Editors’ Highlights are summaries of recent papers by AGU’s journal editors.
Source: Journal of Geophysical Research: Earth Surface
Large earth-surface disturbances such as an earthquake, volcanic eruption, or dam failure can profoundly affect the rates and processes of sediment movement across a landscape. Understanding how sedimentary systems respond to such large-scale perturbations can help scientists and managers determine how to plan for emergency response, managing or rebuilding infrastructure (such as reservoirs), and ecosystem recovery.
Francis et al.  tracked sedimentary processes after the Mw 7.9 2008 Wenchuan earthquake, China. Using imagery, channel surveys, and a simulation exercise, the authors developed a sediment budget—an accounting of sediment sources, transported quantities, and deposited amounts—spanning 10 years after the earthquake. They determined that the Wenchuan earthquake mobilized 531 million tons of sediment. A decade later, in 2018, the great majority of that sediment (88%, 470 million tons) remained on local hillslopes. Debris flows were the primary process that mobilized the other 12% of earthquake-generated sediment; in 10 years just 7% of the sediment reached the Min Jiang, the major river draining the affected region.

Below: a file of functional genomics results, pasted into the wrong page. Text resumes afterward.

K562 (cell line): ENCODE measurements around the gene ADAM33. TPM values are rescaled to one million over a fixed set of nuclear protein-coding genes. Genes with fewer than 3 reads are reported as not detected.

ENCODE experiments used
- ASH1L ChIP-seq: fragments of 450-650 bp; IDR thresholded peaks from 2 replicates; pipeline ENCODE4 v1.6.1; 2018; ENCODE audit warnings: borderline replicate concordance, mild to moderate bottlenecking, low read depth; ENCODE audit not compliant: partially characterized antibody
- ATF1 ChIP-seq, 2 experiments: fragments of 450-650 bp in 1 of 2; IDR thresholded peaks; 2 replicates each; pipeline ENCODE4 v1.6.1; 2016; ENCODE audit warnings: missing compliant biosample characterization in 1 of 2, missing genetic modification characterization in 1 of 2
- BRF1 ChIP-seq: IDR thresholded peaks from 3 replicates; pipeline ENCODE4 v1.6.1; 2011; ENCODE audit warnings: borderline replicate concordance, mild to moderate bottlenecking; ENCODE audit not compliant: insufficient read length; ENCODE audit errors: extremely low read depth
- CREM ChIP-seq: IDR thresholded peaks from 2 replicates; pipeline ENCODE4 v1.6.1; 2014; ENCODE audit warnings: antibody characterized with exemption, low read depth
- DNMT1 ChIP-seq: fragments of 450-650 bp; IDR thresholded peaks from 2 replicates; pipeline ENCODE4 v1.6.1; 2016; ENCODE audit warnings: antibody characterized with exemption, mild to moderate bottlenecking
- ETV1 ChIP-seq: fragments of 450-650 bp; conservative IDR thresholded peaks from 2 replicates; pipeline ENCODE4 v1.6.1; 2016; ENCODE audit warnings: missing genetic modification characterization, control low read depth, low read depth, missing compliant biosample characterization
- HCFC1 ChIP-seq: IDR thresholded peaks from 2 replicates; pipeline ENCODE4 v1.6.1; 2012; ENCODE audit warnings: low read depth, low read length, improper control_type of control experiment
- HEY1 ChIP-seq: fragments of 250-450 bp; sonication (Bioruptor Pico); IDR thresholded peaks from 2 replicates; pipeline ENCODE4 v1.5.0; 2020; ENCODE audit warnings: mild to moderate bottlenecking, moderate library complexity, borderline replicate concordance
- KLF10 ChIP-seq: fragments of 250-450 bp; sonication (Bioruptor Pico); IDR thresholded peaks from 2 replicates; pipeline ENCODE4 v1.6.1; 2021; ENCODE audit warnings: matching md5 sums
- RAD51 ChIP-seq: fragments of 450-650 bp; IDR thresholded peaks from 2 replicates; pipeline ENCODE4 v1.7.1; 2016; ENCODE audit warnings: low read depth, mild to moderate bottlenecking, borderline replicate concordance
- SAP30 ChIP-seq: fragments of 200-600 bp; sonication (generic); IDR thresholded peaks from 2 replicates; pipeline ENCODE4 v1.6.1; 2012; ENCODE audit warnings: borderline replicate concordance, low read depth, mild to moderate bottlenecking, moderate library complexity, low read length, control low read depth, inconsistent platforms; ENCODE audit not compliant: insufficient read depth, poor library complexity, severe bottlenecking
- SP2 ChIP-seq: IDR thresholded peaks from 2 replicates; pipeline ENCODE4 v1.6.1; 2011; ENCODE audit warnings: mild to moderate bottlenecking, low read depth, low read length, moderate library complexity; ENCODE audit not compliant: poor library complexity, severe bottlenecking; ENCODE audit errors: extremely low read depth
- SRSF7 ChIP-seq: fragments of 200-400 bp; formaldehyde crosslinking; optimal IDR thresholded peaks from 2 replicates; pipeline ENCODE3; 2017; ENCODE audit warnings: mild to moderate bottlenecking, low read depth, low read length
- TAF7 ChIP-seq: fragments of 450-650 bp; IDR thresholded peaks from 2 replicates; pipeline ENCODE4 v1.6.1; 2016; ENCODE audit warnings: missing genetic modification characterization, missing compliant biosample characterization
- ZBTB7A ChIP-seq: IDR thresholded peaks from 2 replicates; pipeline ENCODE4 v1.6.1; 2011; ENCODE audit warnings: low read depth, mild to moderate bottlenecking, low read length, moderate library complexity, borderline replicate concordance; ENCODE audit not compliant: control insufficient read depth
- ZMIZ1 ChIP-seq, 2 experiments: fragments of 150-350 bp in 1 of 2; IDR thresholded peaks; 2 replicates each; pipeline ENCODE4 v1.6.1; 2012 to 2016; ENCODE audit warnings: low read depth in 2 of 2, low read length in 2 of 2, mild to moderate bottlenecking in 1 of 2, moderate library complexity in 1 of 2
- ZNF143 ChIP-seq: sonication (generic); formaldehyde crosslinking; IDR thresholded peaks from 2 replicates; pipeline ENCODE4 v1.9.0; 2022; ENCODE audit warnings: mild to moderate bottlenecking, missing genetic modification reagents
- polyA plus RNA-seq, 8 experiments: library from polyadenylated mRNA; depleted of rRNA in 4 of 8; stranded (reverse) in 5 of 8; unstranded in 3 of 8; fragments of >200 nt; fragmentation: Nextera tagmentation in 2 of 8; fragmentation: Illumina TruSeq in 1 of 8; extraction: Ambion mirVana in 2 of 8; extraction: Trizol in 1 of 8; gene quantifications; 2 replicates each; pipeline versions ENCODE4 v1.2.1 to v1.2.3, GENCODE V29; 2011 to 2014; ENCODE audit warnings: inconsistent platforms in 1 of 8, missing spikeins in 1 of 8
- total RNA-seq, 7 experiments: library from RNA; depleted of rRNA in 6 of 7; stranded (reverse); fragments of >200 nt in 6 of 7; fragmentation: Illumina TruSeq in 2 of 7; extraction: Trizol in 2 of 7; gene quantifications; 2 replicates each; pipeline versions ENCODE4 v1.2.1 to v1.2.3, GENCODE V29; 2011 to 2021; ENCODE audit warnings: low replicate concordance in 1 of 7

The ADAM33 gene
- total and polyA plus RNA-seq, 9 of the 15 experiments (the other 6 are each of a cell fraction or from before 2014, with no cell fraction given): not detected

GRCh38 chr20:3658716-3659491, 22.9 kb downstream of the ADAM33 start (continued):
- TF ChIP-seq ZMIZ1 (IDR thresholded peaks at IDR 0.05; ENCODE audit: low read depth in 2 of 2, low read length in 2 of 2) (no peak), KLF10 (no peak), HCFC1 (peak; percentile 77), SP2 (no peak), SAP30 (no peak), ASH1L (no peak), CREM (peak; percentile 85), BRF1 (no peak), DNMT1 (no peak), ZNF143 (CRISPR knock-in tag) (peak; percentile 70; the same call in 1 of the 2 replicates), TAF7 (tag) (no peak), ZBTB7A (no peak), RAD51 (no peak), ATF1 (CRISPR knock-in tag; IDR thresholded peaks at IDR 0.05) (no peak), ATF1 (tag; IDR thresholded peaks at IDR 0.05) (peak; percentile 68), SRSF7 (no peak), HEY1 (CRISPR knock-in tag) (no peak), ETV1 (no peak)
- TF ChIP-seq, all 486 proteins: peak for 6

These findings and other, related studies indicate that time scales of landscape recovery after a major seismic disturbance are long, likely lasting well over a decade. Debris flows may continue to move earthquake-produced sediment downslope to rivers even long after the earthquake, with potential consequences for downstream hazards, infrastructure, and ecosystems.
Citation: Francis, O., Fan, X., Hales, T., Hobley, D., Xu, Q., & Huang, R. (2022). The fate of sediment after a large earthquake. Journal of Geophysical Research: Earth Surface, 127, e2021JF006352. https://doi.org/10.1029/2021JF006352
—Amy East, Editor in Chief, JGR: Earth Surface
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